Greetings from A Coruna, Spain!
Navigating a new city in Spanish
I’m in a town called A Coruna, which is on the coast in Northern Spain. It’s a cute seaside town, which is a popular tourist place with locals. There are not, however, many English speaking tourists – or expats. My Neil said that he hasn’t really met any other English speaking people, other than the Australians he works with. And as such, this area isn’t really catered to dealing with English speaking guests. There aren’t English signs, and most restaurants are local tapas bars, cafes or bakeries.
I’ve been self-learning Spanish via the app Duolingo for ten weeks. So I’m totally fluent, right? Well, not even close, but it’s been fun to try to use little bits of Spanish where I can.
It was cold, wet and rainy yesterday. The sun didn’t come up until just before 9am, and when it did, it still felt icy due to a strong wind. The sun came out briefly and I think it got up to around 8 degrees Celcius (although it didn’t feel like it). I’m not complaining after the bushfires, smoke and heatwave in Canberra, and I’m glad to have missed the hail! I eventually ventured out just before midday. My first task was to find a cafe that one of Neil’s friends had suggested. I found it and then successfully ordered hot chocolate and churros -in Spanish – and then proceeded to make good use of their WiFi to do some blogging.
Yeah! The churros and hot chocolate was delicious, a bargain at only 2.35 Euros. I’m sure I can survive on a diet of thick hot chocolate and churros. I plan to become a regular.
Next step was finding a pharmacy to get cough mixture for Neil, who is unwell. With the aid of Google Translate (and a pharmacist who spoke some English, and told me how sad she was about the animals harmed in the Australian bushfires), I managed to buy what he needed. Then I found the supermarket and even managed to get the butcher to cut some steak for me. (I pointed and said ‘meat’ in Spanish. Turned out his English was also excellent but at least I tried.)
I’m feeling like I could adjust to living here. It’s such a cute old town, and the people are friendly and I can buy food in a supermarket. If we ever decided to spend part of the year living in a cheaper location, this could be it.
Giving to people overseas
But in terms of my giving away project, it’s a challenge. I have no idea how to give things away to the people who live here. I don’t speak their language (yet), I don’t really understand their culture, I don’t know anyone other than Neil and his Aussie work friends and I have no idea where to start. One of Neil’s Aussie friends (Chris) pointed out what looks to be a second-hand shop (but I have no idea if it accepts donations for charity or if it’s just about cool retro), and I have no idea what type of NGOs are active here.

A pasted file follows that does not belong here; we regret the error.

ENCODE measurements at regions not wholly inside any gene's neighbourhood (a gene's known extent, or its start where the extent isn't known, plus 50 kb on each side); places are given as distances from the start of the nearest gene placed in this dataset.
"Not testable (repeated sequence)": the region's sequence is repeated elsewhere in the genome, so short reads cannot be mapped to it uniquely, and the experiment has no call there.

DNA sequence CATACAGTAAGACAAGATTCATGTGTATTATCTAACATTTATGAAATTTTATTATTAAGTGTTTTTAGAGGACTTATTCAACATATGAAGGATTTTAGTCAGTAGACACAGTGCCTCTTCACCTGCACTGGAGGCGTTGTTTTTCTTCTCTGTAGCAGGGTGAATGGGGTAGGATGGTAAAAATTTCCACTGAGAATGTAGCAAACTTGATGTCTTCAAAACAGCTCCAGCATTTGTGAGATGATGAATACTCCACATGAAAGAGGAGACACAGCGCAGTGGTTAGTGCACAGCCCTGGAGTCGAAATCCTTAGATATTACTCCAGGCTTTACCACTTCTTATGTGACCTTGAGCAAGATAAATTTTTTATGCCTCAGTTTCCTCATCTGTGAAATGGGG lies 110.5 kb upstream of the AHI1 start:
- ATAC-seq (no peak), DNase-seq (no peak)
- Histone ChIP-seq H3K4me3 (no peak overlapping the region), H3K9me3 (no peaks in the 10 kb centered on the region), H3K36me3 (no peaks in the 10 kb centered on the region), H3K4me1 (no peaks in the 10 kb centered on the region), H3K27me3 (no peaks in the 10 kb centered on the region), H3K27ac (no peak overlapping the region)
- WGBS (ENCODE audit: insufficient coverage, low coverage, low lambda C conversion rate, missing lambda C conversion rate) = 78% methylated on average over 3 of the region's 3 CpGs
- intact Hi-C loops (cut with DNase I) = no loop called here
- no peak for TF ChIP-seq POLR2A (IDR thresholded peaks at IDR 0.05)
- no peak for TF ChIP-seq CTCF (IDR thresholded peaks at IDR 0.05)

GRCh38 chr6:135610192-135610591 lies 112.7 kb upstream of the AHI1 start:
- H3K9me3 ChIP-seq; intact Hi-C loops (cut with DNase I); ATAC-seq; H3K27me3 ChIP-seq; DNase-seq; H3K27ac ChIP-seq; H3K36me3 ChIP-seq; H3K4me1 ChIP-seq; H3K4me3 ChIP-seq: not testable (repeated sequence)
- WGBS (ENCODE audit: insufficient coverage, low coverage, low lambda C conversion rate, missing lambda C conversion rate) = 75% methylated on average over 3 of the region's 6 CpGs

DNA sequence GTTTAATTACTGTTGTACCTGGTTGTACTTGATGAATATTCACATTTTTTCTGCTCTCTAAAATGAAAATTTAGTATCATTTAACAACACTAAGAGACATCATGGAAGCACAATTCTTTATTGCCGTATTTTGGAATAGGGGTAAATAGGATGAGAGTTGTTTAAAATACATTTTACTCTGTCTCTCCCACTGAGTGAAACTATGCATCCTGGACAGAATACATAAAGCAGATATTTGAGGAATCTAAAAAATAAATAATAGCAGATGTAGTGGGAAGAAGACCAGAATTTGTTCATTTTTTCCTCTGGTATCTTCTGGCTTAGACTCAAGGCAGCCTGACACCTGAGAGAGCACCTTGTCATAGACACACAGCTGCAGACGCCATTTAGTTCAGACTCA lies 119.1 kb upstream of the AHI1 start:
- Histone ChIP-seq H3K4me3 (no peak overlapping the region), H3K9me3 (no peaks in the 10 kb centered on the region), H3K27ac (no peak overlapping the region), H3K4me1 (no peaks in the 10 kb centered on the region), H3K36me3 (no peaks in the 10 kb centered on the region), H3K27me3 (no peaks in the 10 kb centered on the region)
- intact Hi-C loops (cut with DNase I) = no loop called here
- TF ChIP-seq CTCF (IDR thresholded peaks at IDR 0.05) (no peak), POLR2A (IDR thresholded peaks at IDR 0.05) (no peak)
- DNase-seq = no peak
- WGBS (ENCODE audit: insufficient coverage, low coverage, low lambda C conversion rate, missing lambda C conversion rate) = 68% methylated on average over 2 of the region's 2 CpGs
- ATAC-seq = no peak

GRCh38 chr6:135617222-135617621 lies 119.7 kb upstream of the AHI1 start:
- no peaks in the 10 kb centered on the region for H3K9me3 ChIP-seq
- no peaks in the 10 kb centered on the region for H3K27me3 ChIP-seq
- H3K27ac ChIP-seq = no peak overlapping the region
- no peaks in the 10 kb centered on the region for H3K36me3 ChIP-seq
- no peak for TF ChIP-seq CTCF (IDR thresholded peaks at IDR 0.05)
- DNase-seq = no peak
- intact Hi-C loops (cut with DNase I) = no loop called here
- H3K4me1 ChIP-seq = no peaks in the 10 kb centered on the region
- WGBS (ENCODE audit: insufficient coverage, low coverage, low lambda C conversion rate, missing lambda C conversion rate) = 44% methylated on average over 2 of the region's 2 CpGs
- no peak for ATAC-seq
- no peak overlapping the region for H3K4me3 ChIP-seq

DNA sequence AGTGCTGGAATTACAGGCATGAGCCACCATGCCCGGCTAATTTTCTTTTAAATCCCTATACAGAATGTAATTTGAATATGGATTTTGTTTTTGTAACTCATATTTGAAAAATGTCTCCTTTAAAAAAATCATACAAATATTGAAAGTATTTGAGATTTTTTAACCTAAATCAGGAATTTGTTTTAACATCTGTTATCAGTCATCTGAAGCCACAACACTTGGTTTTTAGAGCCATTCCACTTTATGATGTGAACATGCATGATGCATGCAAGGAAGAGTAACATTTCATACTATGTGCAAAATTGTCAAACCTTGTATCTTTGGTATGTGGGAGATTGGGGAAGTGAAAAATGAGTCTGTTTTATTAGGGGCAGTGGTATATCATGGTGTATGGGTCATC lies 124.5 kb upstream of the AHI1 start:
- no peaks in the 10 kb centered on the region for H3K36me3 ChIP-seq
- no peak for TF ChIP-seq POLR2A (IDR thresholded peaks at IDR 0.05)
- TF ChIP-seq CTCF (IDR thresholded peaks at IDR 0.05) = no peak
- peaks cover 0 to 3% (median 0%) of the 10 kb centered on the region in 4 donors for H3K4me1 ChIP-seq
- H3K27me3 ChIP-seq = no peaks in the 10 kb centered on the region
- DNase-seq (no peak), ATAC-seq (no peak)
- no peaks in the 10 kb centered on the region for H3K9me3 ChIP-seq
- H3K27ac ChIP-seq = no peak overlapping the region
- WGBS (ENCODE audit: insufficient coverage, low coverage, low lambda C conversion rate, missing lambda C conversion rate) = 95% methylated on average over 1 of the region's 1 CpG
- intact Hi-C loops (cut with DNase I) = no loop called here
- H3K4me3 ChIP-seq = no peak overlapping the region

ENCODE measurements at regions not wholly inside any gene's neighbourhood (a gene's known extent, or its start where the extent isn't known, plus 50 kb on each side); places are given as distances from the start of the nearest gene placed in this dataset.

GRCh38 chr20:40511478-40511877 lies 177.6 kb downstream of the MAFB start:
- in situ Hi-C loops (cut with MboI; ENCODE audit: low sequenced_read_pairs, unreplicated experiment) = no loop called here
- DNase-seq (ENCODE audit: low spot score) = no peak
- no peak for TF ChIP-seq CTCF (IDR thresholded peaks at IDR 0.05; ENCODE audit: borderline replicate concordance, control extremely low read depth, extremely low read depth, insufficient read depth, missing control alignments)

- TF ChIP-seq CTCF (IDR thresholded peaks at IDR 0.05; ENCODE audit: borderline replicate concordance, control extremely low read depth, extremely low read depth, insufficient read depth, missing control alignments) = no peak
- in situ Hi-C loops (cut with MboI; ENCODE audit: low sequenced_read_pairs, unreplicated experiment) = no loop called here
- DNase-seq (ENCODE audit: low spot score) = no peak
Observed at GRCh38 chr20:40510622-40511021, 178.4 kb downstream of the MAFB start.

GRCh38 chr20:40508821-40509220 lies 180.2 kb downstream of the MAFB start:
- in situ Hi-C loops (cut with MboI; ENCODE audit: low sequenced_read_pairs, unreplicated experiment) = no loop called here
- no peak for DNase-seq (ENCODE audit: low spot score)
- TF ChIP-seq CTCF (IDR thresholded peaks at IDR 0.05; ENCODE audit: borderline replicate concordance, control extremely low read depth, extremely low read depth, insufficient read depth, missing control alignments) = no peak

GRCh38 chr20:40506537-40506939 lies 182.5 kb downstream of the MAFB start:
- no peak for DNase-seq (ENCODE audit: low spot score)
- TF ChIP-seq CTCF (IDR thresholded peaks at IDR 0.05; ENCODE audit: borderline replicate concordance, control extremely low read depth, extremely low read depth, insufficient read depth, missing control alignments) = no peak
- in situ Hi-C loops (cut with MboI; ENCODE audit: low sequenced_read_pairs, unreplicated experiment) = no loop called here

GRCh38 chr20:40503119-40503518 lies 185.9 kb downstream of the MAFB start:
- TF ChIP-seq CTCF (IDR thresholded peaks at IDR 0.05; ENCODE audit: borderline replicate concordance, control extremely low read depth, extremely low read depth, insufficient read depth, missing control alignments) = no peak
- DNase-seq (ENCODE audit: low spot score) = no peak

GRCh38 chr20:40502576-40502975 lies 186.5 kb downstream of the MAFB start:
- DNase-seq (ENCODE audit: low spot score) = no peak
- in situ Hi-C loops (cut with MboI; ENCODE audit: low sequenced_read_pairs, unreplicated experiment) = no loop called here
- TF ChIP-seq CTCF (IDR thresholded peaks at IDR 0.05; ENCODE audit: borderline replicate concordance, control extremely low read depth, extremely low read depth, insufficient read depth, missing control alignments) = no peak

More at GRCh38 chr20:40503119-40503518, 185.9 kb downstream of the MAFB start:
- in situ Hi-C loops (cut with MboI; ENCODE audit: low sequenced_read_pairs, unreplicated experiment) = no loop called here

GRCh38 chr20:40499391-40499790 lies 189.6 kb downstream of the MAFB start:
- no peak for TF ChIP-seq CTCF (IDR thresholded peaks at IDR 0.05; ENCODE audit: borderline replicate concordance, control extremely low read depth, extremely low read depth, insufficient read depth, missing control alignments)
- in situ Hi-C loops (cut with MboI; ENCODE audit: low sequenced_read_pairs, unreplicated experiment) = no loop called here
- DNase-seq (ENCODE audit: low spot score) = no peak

I tried to research expat groups, but to no avail. I couldn’t find any current information and there didn’t seem to be any obvious Facebook groups. And I also tried to research op shops, charities etc but again, I didn’t come up with anything. Nada.
This got me thinking about the challenges of giving – and even helping – overseas communities. How can you give in a meaningful and helpful way when you don’t understand what a community wants and needs? This is a problem not just for my #joyfulgiving366 project, but more broadly an issue for well-meaning overseas development assistance. How can anyone know if they are giving the right things without being connected to the local community? How can you give in a useful way rather than just dumping unwanted stuff? This is not an excuse to avoid giving, just it really dawned on me today that it takes time to build meaningful connections and to understand how things work. One day here and a bit of app-learnt Spanish does not make me an expert.
Update on some joyfulgiving366 items
My mother-in-law sent me some cute photos that I want to share. Last week, I had lunch with her and my father-in-law, and gifted some toys and an IKEA indoor play tent for her to use with her great-grandkids.
This was just clutter taking up room in the spare bedroom, which we also use for AirBnB. My boys used to love playing with this, but they are getting too big for it now. I’m so glad that it now brings joy to these two:)
And they had lots of fun with the Lola and Charlie giant puzzle.
Home cooking and magazines
Back home, and Neil invited two of his Australian colleagues over to dinner. They’ve arrived only a few weeks ago, and while they’ve enjoyed exploring the restaurant scene, were really happy to enjoy a home-cooked meal. I, in tern, enjoyed meeting Neil’s friends.
I packed several Delicious magazines from Australia. I had been gifted them through the Buy Nothing Project a few years ago, and I realised that (being so busy with writing, getting married, work and being a wife and mum) that I hadn’t read them. I remember that back when I lived in Taiwan that I really craved Australian food, and regretted not having packed recipe books. A work colleague had a subscription to Delicious magazine, and it got passed around the office. It was so popular! A local Australian themed cafe used to welcome old copies of Australian cooking and lifestyle magazines as well.
I offered the magazines to Neil’s friend, Chris. He took one gladly. So at least I gave one thing away today.
Have you ever lived somewhere overseas where English isn’t widely spoken? Were there foods or things that you missed from home? Were you able to make local friends?